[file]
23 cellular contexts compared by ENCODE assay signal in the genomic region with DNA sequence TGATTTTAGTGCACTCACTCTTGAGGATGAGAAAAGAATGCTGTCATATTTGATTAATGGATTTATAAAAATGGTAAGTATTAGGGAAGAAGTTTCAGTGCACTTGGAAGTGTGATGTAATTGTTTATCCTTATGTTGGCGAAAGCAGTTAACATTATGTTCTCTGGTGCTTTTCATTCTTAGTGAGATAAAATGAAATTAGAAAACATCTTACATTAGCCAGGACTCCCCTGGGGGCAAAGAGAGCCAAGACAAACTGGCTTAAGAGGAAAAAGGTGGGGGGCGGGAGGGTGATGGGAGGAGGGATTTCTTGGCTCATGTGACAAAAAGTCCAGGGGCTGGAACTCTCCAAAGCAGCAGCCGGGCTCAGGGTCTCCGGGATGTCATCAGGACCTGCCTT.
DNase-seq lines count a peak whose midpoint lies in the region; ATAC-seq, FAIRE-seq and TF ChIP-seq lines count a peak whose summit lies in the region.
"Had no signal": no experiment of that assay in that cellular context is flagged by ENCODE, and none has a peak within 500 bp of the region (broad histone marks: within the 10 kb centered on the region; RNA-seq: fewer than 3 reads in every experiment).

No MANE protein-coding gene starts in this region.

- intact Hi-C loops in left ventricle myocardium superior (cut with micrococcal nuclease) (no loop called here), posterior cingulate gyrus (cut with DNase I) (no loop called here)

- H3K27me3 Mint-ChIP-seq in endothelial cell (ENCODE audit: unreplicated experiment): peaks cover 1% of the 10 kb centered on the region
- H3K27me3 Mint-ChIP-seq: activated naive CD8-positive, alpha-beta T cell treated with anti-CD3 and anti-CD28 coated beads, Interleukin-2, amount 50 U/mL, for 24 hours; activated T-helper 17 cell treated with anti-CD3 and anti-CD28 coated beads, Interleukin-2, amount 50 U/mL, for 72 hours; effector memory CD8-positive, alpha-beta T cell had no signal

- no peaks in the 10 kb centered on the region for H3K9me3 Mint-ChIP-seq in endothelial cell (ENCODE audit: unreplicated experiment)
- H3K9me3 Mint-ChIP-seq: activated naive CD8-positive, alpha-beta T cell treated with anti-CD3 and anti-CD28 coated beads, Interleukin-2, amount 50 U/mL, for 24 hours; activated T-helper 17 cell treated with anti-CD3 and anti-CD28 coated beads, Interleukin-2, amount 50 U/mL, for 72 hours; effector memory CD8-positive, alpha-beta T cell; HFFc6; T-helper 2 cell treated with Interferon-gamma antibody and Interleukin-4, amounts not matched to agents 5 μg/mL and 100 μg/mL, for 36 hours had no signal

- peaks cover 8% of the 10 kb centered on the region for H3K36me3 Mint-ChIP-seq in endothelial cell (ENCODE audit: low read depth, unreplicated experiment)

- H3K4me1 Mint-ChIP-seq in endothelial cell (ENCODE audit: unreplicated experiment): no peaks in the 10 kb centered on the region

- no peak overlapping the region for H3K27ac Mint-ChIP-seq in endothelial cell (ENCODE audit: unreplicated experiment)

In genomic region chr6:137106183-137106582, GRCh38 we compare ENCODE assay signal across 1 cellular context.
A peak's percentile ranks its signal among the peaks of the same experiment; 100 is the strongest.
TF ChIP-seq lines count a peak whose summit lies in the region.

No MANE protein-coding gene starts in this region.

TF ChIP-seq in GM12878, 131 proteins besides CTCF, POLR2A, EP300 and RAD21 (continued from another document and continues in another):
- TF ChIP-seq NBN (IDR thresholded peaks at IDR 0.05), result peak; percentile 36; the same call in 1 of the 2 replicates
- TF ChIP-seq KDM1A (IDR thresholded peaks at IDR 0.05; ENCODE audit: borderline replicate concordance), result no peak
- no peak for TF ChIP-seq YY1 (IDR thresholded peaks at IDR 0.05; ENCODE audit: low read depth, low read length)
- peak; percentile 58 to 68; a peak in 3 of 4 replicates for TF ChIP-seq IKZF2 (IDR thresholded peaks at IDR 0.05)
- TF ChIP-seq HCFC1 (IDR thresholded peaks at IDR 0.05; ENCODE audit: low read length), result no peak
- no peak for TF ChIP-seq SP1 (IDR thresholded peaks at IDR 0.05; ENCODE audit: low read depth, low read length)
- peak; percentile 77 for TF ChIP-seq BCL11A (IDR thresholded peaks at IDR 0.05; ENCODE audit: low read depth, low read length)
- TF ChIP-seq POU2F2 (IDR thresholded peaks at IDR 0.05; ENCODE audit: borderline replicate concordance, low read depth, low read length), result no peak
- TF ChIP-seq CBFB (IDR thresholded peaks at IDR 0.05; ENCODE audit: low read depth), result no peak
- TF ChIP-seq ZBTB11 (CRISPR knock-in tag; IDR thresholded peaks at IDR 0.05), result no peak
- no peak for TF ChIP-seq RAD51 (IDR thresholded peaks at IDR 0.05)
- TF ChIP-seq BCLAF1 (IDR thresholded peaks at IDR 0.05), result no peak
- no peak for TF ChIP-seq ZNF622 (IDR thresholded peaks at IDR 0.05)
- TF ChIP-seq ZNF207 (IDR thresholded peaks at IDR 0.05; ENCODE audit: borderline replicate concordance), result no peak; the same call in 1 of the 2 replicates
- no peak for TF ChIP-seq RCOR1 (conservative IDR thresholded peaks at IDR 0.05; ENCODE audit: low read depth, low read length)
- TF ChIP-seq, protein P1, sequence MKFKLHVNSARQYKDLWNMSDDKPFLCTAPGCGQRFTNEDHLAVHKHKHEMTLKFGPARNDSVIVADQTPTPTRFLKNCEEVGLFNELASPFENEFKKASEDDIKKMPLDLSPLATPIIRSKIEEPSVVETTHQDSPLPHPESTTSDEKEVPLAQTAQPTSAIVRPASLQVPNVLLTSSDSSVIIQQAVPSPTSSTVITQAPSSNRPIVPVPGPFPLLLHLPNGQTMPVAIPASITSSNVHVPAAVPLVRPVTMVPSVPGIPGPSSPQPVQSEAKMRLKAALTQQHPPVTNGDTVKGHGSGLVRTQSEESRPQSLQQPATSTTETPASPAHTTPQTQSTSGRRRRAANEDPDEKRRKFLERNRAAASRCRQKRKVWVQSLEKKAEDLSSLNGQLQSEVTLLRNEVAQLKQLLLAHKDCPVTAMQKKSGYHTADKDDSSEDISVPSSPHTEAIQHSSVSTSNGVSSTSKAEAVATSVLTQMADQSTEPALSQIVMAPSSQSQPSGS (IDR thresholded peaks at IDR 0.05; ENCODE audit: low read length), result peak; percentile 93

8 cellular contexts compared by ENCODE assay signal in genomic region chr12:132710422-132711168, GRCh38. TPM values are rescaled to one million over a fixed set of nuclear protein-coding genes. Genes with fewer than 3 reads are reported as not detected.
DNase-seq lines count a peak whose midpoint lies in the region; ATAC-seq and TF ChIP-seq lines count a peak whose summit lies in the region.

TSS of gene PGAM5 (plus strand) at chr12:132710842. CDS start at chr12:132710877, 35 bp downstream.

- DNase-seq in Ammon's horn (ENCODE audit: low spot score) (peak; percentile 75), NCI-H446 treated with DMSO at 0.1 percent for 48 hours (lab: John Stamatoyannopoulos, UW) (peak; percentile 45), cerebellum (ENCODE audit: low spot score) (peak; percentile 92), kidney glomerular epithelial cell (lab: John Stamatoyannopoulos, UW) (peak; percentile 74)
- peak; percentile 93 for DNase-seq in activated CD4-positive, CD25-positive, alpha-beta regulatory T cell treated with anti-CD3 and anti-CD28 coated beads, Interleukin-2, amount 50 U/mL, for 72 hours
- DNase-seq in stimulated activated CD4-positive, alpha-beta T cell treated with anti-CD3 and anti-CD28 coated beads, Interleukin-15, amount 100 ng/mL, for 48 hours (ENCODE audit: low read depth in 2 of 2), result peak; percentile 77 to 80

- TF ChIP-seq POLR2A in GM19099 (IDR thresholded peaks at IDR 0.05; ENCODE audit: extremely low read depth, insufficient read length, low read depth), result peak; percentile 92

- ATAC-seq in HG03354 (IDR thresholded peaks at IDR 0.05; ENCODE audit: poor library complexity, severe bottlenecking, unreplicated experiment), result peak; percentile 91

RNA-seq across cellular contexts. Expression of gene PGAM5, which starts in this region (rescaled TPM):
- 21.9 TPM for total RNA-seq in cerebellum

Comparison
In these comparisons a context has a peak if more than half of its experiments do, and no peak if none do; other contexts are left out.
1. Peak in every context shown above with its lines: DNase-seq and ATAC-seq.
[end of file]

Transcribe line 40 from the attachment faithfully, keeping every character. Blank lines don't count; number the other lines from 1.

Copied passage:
- TF ChIP-seq POLR2A in GM19099 (IDR thresholded peaks at IDR 0.05; ENCODE audit: extremely low read depth, insufficient read length, low read depth), result peak; percentile 92